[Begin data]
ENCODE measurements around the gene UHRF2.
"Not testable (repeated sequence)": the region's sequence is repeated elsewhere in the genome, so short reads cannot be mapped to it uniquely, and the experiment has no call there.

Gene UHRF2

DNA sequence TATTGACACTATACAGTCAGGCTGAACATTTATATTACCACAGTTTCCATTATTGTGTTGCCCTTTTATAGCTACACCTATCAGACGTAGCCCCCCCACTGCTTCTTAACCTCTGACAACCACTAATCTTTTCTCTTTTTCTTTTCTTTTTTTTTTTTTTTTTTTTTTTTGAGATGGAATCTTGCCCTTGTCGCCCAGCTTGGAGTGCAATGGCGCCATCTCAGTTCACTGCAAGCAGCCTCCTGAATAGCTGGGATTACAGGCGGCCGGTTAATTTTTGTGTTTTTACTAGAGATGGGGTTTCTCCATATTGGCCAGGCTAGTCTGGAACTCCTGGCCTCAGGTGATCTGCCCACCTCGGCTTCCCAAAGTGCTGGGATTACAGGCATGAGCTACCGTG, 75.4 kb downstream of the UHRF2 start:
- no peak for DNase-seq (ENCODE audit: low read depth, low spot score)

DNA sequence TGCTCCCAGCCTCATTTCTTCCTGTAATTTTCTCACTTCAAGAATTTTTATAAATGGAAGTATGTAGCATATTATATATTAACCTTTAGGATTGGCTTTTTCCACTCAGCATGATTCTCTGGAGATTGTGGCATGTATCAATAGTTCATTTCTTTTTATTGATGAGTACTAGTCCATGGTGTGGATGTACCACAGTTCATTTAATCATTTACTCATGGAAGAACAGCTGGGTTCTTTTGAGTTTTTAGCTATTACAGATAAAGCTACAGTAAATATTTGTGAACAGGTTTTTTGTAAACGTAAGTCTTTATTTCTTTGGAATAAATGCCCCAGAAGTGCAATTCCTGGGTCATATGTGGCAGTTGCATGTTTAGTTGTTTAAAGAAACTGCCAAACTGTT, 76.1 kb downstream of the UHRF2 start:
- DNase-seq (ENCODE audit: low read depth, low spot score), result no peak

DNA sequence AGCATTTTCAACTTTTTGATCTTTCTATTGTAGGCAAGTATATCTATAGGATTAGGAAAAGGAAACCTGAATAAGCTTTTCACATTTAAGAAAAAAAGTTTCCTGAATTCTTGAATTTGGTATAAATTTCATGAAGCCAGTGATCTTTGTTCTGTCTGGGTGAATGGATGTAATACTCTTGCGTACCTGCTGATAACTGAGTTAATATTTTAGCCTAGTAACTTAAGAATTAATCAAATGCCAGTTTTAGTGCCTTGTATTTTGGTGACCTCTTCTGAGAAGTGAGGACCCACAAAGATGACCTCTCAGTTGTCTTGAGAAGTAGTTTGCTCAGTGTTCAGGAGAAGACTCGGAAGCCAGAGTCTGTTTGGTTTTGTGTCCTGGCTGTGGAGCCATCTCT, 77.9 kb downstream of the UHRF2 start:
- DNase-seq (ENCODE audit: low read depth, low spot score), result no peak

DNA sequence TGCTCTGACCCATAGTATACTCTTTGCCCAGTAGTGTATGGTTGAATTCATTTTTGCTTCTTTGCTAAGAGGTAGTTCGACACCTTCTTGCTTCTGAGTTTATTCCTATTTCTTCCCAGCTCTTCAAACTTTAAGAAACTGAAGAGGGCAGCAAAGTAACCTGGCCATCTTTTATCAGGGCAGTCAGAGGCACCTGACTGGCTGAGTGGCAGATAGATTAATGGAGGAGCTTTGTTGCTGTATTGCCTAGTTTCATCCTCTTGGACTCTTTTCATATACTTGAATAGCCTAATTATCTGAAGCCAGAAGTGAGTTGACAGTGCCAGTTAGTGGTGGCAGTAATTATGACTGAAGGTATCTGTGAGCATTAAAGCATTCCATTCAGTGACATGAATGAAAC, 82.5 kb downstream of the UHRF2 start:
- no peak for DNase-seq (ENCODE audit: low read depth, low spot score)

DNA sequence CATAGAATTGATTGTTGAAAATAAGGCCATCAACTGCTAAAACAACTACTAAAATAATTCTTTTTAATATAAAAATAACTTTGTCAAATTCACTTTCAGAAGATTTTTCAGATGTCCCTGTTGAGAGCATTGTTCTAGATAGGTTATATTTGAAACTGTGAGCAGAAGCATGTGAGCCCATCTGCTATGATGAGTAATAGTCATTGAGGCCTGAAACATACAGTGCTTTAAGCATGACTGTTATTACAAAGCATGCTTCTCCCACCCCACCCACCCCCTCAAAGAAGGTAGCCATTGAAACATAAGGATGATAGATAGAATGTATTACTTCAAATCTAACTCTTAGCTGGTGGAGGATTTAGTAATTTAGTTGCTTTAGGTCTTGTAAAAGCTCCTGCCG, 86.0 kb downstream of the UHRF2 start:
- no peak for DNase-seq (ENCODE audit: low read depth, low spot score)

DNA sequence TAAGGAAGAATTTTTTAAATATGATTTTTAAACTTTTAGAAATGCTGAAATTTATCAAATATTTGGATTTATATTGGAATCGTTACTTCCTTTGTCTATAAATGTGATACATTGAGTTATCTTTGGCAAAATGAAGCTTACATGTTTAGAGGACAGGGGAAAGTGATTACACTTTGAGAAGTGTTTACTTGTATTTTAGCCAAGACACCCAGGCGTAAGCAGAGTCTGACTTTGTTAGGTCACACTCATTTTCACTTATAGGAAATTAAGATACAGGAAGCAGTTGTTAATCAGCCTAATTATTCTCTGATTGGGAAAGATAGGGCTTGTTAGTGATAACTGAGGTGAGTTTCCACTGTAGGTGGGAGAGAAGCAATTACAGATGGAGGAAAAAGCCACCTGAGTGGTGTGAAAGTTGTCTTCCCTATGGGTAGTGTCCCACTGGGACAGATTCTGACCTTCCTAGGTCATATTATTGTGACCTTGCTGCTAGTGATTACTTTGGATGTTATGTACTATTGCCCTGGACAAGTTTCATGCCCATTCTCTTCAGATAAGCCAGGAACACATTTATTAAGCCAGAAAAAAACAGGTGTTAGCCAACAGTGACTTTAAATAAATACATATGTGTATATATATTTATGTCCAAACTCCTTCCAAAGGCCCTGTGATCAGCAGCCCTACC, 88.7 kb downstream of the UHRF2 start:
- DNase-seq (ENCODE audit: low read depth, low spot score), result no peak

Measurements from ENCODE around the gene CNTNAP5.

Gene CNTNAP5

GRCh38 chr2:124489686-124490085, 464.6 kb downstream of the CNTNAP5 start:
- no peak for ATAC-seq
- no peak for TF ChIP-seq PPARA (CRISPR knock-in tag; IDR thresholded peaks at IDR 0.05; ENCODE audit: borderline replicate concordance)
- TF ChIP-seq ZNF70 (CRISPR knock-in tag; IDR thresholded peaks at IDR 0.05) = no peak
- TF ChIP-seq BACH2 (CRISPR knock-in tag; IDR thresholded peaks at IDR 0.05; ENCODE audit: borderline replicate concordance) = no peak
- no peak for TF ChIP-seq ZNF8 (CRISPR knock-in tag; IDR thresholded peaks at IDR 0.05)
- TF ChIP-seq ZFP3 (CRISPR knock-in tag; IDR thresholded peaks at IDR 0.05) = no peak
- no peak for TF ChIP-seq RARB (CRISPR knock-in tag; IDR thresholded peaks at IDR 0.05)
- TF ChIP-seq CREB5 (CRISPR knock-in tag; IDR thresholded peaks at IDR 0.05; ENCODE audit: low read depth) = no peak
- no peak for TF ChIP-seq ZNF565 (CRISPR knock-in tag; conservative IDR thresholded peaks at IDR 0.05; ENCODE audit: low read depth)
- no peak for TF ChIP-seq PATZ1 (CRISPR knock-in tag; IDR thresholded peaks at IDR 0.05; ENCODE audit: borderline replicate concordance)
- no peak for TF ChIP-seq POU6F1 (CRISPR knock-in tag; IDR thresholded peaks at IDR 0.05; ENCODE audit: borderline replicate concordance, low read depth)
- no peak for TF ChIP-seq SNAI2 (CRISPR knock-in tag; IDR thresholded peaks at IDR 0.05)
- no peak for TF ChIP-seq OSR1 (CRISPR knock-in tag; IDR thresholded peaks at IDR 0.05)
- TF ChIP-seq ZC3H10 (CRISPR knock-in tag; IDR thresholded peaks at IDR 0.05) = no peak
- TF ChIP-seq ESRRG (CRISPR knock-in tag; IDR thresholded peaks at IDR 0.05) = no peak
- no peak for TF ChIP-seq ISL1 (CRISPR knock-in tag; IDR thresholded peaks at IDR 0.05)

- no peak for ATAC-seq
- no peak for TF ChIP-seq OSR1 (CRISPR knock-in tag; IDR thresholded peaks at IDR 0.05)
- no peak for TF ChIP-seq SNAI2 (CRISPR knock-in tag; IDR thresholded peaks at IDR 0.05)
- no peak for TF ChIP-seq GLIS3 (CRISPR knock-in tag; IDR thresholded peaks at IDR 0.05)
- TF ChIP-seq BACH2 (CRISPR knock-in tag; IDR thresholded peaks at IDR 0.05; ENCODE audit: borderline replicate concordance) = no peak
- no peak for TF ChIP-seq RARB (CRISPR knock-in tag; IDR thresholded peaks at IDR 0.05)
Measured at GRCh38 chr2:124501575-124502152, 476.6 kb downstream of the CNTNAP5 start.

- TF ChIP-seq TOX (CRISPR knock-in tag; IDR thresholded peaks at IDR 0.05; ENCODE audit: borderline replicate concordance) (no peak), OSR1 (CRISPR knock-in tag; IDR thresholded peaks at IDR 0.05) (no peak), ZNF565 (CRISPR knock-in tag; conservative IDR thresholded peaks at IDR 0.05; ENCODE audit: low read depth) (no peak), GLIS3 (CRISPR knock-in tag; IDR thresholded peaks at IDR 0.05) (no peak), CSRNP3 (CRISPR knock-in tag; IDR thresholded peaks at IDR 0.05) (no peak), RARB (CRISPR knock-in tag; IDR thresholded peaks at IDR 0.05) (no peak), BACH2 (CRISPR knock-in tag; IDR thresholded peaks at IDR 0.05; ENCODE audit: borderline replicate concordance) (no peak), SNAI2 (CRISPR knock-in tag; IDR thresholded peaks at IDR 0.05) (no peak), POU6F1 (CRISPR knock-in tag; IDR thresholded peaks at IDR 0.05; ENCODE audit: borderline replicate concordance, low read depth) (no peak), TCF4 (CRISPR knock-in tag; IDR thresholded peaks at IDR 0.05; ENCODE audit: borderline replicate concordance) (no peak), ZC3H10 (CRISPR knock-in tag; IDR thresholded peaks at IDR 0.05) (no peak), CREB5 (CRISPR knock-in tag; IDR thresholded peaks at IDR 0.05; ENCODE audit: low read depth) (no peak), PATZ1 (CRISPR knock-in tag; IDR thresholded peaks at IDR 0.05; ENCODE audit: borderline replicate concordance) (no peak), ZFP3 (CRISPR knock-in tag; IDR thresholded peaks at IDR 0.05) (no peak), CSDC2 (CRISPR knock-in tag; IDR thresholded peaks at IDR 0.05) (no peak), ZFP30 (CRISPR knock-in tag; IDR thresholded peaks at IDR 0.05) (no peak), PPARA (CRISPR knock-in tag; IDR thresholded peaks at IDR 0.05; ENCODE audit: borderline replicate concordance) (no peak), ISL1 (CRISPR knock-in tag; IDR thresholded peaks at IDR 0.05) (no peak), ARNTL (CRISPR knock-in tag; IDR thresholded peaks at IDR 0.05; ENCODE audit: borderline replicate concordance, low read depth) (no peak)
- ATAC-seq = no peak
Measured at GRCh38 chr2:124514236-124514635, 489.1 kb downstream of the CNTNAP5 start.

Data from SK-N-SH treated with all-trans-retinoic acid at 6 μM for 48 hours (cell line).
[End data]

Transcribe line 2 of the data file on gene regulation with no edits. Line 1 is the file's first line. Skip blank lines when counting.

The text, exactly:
"Not testable (repeated sequence)": the region's sequence is repeated elsewhere in the genome, so short reads cannot be mapped to it uniquely, and the experiment has no call there.